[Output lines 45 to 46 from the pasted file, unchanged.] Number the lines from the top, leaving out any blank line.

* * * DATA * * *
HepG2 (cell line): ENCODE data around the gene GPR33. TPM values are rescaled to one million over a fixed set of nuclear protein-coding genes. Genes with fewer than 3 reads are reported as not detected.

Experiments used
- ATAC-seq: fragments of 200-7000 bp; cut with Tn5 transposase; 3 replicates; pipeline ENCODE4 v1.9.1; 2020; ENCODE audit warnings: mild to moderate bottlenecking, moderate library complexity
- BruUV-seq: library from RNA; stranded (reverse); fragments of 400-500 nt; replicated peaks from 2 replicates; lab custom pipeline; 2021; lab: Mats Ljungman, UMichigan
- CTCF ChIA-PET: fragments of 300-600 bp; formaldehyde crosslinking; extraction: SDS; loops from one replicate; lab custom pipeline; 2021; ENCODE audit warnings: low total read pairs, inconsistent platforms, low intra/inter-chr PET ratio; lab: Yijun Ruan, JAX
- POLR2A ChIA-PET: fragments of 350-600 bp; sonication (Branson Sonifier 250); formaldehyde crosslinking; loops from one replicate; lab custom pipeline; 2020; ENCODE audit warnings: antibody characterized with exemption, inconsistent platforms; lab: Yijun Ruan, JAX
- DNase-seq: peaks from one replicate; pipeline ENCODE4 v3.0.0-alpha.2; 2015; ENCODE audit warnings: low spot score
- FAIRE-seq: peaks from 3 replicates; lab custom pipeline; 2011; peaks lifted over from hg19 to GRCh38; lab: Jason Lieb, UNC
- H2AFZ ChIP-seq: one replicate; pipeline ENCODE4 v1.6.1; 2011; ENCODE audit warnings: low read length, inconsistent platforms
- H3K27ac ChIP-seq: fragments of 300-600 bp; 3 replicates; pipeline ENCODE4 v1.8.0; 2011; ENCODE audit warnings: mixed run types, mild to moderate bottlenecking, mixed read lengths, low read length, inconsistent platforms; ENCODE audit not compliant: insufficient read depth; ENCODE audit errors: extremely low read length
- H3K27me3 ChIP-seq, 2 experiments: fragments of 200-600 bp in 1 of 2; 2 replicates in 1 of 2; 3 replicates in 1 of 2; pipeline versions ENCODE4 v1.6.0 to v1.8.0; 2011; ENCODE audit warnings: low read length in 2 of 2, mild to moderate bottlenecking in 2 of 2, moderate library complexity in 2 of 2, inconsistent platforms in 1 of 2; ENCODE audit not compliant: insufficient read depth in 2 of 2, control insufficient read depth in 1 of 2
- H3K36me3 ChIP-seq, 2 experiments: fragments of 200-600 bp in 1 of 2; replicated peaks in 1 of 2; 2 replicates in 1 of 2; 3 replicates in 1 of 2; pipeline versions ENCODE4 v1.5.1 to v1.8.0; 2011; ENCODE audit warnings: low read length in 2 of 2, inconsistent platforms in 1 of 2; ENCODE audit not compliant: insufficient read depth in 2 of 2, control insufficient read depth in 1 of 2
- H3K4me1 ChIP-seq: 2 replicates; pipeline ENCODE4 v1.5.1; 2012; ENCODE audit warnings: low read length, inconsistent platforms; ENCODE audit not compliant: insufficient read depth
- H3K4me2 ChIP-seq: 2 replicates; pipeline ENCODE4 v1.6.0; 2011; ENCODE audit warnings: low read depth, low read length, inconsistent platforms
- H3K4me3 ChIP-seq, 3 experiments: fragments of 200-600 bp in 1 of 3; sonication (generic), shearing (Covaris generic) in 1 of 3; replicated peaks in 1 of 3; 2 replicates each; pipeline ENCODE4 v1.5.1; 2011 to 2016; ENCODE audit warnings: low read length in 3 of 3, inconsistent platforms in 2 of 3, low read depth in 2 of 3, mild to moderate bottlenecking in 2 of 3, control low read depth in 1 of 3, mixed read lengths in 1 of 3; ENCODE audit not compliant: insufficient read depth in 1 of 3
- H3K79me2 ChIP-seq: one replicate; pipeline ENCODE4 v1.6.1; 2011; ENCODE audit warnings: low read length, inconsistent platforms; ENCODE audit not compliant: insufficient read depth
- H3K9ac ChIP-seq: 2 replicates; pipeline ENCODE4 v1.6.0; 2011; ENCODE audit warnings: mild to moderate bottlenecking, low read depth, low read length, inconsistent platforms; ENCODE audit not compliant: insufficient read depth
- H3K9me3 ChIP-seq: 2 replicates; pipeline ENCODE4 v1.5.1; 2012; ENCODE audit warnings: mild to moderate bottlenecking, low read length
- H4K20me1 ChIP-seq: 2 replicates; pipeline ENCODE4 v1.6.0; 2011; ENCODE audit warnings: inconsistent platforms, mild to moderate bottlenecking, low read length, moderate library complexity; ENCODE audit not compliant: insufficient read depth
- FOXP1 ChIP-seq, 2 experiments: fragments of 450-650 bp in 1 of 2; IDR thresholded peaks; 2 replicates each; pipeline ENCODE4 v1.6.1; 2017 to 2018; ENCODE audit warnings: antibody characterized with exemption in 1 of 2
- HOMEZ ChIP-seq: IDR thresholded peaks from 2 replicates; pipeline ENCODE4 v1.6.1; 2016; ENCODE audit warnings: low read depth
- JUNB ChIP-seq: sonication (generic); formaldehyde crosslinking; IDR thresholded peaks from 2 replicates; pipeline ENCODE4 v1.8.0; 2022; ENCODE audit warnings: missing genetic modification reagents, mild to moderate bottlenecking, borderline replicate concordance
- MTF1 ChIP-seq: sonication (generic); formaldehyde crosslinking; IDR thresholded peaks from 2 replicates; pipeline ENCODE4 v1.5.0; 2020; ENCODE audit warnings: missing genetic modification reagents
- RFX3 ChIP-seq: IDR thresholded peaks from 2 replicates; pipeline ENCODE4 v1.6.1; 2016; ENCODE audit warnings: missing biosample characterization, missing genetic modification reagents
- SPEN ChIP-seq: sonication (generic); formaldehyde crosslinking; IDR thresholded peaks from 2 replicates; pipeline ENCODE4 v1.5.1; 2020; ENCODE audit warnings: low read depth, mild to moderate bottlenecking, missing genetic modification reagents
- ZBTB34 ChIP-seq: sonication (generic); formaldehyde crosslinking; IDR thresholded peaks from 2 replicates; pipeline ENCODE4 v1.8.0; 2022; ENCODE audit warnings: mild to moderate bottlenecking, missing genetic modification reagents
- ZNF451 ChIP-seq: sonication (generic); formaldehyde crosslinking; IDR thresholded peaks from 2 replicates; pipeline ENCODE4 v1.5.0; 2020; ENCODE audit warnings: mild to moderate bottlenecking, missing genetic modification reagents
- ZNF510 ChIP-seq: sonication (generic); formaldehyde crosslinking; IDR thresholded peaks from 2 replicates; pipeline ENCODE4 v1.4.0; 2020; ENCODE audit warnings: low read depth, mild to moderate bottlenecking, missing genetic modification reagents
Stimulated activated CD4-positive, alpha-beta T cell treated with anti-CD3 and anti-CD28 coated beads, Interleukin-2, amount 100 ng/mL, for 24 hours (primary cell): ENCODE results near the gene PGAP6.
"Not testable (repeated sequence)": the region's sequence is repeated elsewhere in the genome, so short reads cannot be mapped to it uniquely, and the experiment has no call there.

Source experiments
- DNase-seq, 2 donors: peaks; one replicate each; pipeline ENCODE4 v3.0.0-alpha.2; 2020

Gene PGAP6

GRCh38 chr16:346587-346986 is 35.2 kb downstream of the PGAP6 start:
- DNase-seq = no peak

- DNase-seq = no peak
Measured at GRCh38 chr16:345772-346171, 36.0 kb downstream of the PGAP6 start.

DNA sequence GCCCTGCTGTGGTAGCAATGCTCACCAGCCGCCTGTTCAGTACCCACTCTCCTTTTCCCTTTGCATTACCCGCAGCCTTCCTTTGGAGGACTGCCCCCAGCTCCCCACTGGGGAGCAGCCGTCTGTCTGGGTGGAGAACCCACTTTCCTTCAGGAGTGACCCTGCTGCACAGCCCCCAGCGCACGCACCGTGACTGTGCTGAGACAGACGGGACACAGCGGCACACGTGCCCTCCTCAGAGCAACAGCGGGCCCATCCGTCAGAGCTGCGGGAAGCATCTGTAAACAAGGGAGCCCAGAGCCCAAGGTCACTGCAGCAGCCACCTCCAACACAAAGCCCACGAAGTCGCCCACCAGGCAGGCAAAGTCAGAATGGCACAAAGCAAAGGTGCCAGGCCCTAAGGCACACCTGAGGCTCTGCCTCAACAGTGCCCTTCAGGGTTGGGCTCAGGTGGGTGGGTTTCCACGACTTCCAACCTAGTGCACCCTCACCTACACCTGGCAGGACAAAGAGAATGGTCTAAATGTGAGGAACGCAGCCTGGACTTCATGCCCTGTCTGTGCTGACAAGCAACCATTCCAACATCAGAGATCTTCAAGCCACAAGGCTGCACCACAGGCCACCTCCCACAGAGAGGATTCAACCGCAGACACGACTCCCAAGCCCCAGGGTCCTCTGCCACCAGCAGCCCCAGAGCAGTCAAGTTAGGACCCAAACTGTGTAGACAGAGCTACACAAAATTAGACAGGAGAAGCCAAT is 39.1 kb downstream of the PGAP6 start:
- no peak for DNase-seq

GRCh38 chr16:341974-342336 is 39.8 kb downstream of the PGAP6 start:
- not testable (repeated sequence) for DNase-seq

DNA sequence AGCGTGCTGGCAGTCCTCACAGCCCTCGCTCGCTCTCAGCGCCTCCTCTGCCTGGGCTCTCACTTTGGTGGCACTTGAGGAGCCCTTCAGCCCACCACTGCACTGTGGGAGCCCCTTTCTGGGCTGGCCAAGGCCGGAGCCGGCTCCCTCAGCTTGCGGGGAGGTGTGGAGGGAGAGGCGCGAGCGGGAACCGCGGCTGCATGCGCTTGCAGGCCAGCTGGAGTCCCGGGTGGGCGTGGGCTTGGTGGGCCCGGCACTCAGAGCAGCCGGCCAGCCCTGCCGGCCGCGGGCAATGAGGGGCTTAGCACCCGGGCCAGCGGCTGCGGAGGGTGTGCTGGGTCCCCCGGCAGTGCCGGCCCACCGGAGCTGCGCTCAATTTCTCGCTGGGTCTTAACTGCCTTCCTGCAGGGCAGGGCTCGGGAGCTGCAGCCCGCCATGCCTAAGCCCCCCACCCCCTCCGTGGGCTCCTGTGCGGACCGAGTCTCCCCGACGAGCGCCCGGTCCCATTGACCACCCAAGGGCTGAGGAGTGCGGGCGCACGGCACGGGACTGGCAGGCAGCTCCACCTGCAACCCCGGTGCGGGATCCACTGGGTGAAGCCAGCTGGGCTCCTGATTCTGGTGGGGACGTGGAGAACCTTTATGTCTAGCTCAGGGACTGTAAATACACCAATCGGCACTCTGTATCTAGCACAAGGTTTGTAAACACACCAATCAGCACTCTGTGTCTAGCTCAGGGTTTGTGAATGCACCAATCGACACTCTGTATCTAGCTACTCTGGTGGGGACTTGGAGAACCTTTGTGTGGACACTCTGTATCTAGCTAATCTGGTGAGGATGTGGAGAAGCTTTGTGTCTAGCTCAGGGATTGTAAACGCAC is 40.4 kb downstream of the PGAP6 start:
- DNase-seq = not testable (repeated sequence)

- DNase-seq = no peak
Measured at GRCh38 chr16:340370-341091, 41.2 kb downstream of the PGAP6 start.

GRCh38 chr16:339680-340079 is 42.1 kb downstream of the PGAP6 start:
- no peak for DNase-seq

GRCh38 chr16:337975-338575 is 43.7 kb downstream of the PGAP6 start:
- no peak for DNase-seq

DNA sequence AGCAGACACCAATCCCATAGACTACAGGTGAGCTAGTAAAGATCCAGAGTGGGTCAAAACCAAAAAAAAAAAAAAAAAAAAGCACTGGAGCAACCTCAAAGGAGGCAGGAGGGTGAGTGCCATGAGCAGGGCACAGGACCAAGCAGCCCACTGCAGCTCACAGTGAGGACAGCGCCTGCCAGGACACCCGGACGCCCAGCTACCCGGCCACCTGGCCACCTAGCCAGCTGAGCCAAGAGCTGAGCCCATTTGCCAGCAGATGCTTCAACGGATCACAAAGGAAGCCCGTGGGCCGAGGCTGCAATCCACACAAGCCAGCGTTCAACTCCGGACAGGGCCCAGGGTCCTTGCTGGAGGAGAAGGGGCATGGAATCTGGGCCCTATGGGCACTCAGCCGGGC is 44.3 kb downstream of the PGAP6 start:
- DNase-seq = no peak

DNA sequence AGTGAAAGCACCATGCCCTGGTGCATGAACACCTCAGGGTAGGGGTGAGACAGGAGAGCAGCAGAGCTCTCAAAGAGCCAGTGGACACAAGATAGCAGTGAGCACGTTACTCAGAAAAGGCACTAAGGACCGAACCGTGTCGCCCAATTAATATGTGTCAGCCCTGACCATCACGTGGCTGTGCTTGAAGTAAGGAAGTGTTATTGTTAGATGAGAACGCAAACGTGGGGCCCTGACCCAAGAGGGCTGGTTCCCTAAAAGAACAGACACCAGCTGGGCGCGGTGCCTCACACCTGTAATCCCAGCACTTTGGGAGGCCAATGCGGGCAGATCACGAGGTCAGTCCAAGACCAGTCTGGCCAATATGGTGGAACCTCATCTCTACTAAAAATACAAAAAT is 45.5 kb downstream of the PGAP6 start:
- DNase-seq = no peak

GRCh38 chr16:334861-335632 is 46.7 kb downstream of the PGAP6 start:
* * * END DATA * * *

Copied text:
Measured at GRCh38 chr16:340370-341091, 41.2 kb downstream of the PGAP6 start.

GRCh38 chr16:339680-340079 is 42.1 kb downstream of the PGAP6 start: